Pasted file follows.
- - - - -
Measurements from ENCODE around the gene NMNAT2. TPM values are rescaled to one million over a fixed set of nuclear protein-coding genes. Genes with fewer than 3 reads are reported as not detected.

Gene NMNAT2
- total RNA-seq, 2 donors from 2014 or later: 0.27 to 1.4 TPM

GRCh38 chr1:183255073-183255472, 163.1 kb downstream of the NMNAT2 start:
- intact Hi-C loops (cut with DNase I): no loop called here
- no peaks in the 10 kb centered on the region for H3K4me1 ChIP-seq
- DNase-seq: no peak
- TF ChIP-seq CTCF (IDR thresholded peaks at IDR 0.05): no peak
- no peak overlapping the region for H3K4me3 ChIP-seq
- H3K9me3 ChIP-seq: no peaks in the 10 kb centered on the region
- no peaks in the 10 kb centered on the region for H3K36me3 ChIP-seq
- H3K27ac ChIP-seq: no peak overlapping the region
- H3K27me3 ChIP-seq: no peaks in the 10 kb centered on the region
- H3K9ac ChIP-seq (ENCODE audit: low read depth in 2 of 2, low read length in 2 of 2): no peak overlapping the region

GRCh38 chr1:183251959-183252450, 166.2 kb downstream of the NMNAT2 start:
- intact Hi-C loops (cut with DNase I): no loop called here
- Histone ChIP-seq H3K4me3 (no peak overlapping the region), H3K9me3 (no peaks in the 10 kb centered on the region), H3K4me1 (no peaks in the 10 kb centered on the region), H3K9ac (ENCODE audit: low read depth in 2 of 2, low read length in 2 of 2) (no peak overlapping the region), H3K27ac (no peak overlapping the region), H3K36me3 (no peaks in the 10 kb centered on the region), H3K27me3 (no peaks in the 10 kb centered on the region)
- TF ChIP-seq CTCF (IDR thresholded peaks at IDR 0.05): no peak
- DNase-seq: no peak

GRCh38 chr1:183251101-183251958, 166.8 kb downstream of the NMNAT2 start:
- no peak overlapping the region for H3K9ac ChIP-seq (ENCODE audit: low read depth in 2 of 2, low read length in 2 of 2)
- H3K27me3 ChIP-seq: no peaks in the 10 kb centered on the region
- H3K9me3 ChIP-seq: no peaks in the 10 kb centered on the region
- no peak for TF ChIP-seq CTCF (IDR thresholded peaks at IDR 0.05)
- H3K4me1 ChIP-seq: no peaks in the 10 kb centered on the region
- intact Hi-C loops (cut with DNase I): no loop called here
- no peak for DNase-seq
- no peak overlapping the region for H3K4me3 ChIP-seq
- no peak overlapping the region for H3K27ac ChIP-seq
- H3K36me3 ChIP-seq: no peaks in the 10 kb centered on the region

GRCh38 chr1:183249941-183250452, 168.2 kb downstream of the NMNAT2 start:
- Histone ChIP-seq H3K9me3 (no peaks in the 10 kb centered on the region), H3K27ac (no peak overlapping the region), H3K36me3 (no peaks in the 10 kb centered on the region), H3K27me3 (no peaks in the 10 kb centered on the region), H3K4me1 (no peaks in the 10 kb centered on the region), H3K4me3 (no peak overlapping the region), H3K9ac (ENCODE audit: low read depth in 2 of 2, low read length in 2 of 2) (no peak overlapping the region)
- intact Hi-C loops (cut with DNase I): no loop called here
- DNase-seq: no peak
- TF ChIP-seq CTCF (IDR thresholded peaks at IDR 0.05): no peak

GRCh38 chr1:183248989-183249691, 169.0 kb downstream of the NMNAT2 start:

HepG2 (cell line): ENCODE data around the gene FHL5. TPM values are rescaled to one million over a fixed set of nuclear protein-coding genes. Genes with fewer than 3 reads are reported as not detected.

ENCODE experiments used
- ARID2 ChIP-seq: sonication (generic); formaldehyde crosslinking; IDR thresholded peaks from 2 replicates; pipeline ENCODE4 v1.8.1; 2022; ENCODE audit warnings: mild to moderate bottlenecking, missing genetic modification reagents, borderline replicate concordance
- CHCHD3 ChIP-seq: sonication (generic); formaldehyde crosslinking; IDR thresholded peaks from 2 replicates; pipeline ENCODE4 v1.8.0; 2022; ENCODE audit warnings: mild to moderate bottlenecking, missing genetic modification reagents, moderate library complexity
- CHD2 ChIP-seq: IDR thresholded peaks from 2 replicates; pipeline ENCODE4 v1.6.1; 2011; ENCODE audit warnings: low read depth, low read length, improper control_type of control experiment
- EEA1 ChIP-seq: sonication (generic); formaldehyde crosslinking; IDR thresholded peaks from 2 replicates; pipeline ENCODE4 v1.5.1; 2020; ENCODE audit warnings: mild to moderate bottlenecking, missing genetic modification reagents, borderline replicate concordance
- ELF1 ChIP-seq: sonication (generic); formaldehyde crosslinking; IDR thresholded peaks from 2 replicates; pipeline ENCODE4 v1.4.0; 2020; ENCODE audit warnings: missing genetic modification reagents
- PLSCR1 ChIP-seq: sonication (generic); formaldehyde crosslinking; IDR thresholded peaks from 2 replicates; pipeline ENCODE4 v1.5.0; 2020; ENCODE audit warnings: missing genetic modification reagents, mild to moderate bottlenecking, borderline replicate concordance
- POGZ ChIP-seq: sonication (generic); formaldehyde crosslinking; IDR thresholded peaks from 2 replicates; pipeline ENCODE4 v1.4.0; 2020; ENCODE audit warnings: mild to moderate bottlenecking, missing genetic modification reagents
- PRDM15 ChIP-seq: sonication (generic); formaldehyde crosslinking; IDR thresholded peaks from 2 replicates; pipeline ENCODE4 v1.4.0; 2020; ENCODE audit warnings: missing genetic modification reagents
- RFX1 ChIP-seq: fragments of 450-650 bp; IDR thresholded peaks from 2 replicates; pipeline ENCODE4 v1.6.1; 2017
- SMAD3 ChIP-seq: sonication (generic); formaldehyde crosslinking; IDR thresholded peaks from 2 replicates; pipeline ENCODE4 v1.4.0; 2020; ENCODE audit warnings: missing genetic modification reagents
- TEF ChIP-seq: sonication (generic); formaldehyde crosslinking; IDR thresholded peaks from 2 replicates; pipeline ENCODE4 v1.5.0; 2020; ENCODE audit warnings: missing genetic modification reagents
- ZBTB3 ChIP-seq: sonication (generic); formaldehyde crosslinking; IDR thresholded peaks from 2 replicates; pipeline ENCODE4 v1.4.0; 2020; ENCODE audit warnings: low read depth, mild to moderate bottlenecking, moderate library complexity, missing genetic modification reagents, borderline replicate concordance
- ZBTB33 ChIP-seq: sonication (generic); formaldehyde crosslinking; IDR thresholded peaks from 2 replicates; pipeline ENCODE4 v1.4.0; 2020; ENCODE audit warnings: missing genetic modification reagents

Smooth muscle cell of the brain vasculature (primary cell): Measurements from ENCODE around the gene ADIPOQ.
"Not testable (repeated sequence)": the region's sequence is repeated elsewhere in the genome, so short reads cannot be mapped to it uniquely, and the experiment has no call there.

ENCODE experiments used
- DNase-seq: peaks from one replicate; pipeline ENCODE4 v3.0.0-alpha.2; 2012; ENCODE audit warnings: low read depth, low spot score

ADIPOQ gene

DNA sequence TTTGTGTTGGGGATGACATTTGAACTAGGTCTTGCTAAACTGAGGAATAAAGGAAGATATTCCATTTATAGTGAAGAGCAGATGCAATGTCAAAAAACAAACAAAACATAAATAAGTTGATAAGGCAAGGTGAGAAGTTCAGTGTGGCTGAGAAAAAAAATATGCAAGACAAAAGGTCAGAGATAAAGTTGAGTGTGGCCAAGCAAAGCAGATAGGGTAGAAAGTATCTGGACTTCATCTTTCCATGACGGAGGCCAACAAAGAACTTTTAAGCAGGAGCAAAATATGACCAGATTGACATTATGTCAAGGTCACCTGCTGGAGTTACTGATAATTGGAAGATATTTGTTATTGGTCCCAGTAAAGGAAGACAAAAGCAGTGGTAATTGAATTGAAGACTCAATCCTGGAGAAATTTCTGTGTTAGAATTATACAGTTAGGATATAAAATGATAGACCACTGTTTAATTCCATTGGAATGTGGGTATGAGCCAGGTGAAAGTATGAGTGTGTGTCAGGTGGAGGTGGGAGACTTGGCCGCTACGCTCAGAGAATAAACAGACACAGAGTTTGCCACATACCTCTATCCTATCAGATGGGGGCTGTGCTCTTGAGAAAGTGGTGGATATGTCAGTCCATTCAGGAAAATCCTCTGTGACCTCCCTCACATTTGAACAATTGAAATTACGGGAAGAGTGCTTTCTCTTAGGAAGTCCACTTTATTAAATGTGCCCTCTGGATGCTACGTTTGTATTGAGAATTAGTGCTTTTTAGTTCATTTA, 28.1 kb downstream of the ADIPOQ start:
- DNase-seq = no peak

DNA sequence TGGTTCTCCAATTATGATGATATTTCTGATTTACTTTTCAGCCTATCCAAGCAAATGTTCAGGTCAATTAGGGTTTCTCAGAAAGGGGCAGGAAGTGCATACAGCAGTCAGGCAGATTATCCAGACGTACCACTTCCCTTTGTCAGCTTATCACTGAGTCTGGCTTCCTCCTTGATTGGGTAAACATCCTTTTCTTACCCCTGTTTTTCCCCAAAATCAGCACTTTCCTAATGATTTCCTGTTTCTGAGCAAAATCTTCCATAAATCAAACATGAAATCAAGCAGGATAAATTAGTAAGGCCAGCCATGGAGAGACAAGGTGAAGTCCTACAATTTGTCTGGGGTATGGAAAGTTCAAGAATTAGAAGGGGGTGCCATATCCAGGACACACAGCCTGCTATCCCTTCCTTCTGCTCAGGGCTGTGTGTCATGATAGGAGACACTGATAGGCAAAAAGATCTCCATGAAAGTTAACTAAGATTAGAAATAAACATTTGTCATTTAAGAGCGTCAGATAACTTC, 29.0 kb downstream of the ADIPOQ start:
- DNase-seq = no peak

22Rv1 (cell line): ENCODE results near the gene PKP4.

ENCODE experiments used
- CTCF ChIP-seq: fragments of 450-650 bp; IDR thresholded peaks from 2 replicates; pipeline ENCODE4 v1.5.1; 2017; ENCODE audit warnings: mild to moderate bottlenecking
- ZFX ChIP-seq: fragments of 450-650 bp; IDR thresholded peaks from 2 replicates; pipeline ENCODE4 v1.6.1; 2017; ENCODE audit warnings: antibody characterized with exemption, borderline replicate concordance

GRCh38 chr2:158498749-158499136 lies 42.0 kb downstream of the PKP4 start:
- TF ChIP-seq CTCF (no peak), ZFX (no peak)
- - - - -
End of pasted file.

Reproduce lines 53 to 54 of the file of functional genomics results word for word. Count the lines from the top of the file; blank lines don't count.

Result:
"Not testable (repeated sequence)": the region's sequence is repeated elsewhere in the genome, so short reads cannot be mapped to it uniquely, and the experiment has no call there.

ENCODE experiments used